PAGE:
Q:        Okay, you talk about the fire a little bit.  Why don’t you tell our listeners what might have caused the fire.

A:         The fire was really, didn’t really know it was catching on fire.  What happens to the bearings on the axel, they run dry and you don’t smell it because you were smelling the oxen or mules, I don’t know which one they had, but by the time you would catch it on fire, the axel was gone but of course someone could make another axel but it would take a couple more days to get it done and put it back in there.  By the time they got done they decided they liked this area and they decided to make a home site here.  That is what happened to a lot of people.  They were heading west and didn’t exactly know where they were headed and a lot of times their wagons broke down or they had a horse die or they couldn’t ____ no longer or some family member would die so that would be where they made their homestead by accident.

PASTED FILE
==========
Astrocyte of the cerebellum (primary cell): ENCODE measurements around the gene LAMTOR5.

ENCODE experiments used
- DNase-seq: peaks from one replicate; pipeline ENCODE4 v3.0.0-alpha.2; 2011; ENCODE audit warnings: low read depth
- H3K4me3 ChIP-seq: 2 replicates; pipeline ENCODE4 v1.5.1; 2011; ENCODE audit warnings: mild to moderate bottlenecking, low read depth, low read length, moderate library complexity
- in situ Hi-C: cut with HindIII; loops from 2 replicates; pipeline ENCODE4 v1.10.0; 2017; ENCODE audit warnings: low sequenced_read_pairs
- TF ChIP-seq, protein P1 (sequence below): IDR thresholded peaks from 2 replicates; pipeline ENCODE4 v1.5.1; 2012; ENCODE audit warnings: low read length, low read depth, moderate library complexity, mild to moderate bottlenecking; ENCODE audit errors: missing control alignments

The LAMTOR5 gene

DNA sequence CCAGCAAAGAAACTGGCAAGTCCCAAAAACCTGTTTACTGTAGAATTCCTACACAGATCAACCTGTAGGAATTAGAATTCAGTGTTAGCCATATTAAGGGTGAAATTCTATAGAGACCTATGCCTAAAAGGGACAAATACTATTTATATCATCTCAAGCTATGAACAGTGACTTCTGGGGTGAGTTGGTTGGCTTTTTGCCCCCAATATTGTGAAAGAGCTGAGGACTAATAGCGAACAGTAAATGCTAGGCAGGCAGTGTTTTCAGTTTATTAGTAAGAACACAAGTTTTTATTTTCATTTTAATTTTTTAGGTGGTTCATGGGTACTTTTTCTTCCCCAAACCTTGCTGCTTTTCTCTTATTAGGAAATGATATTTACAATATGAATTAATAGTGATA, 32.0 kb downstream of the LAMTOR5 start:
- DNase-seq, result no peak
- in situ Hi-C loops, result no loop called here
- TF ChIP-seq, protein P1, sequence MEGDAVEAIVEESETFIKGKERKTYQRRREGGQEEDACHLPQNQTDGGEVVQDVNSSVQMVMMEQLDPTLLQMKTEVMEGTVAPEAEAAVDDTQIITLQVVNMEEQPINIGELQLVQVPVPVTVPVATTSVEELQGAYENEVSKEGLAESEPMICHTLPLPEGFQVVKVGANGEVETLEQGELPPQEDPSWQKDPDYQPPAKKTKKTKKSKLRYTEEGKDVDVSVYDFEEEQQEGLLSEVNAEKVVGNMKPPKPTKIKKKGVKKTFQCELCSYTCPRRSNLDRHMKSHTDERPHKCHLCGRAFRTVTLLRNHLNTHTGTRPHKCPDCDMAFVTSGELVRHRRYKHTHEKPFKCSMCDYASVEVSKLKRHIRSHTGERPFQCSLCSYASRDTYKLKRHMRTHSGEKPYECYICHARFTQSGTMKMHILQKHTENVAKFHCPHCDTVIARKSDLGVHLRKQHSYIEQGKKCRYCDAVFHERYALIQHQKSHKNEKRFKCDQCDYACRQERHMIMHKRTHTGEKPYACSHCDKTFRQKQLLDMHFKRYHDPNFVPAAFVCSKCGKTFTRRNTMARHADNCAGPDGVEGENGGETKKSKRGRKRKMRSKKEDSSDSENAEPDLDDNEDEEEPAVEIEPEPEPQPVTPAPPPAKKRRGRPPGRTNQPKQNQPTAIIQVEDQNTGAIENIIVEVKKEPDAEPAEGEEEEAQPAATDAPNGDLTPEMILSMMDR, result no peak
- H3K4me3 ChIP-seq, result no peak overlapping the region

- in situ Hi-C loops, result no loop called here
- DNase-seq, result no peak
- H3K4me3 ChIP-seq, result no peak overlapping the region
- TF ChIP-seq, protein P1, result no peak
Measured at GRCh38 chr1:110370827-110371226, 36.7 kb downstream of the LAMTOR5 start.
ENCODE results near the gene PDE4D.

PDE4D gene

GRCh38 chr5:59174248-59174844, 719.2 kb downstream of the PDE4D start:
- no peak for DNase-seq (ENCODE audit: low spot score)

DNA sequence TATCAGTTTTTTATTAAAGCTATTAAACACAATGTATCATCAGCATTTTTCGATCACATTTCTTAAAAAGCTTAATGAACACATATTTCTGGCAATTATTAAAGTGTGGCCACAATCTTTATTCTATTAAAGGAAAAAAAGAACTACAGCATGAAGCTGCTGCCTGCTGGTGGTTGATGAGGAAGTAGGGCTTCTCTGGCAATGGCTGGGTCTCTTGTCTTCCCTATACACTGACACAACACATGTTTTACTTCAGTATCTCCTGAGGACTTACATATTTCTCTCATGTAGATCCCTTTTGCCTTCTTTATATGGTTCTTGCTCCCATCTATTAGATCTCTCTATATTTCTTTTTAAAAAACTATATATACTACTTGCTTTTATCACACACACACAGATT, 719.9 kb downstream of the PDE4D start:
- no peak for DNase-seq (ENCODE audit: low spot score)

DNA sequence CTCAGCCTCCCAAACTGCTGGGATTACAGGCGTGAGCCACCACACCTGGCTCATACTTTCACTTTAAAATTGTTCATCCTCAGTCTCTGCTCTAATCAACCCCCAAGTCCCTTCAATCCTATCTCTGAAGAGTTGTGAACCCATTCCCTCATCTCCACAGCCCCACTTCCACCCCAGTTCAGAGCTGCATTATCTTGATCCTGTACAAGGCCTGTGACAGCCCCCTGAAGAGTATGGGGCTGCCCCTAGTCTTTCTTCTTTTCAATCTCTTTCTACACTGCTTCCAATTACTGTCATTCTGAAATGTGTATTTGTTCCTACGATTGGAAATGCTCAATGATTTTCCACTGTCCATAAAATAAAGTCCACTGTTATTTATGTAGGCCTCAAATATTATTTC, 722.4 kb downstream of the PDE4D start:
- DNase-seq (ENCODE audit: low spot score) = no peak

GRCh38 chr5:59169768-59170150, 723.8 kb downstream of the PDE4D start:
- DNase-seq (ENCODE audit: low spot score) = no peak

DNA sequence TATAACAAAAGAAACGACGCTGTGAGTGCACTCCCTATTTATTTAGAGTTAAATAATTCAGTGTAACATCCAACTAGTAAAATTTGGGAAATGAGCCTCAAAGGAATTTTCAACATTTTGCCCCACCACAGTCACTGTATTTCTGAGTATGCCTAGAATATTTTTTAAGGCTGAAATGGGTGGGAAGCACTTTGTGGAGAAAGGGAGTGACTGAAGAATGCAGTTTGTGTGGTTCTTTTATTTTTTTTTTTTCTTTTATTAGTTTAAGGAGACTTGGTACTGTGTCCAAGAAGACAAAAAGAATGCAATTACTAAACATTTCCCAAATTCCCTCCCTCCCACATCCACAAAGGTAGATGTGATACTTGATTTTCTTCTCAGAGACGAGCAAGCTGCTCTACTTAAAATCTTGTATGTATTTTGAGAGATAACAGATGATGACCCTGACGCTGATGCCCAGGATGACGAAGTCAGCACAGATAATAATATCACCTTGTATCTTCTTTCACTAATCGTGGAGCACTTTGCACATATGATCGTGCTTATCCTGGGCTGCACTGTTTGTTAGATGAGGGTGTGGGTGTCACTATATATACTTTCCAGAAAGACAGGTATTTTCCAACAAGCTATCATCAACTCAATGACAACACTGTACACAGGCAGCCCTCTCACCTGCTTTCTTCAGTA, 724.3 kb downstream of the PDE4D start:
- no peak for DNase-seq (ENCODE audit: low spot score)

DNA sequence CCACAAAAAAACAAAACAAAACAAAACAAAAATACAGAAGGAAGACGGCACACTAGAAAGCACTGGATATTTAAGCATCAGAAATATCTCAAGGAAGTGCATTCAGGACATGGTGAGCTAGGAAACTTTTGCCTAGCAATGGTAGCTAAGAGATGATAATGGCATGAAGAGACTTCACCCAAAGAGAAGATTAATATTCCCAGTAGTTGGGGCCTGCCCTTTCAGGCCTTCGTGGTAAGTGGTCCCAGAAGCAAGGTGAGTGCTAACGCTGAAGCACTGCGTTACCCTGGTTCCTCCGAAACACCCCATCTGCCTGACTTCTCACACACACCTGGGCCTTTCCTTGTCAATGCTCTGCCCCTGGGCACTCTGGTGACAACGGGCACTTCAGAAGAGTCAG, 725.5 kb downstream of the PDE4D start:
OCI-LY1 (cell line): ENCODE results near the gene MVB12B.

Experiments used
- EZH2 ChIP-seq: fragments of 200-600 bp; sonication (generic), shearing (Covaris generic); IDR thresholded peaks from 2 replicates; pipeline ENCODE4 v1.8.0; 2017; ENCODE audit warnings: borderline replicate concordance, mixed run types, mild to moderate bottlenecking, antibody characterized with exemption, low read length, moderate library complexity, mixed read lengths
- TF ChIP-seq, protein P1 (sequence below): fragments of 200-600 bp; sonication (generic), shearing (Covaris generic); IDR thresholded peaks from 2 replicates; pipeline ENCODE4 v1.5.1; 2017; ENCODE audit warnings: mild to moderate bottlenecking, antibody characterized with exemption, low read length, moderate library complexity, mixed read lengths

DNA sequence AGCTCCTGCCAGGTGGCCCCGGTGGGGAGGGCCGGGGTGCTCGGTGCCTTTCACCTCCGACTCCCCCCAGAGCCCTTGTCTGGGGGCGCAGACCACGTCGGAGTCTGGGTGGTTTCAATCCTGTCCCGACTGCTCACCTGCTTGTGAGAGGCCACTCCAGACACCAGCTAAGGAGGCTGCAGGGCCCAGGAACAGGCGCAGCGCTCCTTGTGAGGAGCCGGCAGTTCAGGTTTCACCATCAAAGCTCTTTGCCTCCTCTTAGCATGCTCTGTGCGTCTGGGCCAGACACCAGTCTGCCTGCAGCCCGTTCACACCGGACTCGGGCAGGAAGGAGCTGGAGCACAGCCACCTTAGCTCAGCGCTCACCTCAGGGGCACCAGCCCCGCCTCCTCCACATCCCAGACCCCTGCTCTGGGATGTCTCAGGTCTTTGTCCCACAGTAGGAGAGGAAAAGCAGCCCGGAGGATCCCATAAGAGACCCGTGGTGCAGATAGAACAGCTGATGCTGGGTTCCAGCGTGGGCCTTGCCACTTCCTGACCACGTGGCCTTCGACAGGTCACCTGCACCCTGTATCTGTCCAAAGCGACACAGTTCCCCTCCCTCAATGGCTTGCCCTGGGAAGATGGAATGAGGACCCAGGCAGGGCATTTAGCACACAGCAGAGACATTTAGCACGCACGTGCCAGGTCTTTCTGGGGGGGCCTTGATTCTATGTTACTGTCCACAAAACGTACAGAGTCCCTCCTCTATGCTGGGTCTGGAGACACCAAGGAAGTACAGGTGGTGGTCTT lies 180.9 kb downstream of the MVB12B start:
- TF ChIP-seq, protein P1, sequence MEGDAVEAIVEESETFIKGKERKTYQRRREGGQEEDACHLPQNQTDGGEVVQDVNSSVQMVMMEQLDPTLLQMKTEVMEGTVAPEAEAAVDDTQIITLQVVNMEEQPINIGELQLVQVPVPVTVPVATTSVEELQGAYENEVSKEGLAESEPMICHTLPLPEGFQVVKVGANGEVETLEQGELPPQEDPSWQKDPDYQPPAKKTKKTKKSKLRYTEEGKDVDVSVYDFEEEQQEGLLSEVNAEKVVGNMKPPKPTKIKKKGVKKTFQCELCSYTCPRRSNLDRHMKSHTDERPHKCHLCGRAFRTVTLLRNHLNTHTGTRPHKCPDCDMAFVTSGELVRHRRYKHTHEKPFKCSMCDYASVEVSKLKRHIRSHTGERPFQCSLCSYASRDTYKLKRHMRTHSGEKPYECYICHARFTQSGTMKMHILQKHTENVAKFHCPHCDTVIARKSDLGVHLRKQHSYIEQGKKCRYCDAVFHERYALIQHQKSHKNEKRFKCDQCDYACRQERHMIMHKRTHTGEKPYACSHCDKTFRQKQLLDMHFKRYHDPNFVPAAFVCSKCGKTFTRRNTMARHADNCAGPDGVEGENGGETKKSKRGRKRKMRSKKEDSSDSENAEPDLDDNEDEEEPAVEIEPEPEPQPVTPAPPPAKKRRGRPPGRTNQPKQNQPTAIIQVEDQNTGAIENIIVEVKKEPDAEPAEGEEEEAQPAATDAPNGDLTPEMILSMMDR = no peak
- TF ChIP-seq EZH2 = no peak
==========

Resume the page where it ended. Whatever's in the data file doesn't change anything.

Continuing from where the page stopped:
Q:        By accident – I agree with that.  Tell me about Pearl, Missouri.  This family center apparently moved from Luck to Pearl.

A:         Well Pearl, Missouri came in effect after 1856. They knew they were going to be putting a railroad in and there was going to be the Frisco high line railroad or whatever you want to call it right now, and they were going to go to Walnut Grove.    They had some land there and they actually was in between Walnut Grove and Willard.  There was a community there and they had a general store there.  It was a very busy store up until about 1947 when it closed. 

Q:        And that general store was a family store?

A:         It was a family store. 

Q:        Would that have been your grandfather?

A:         It would have been part of my great-grandfather and his wife but in 1947 they moved to the Ash Grove area and started a dairy farm.  My aunt still lives there and they had an auction there in 1965 and auctioned everything off.

Q:        Well, Tommy, I know that you are not of the age to have any recollections of the depression but do you have any memories or stories that passed down through your grandparents or your parents?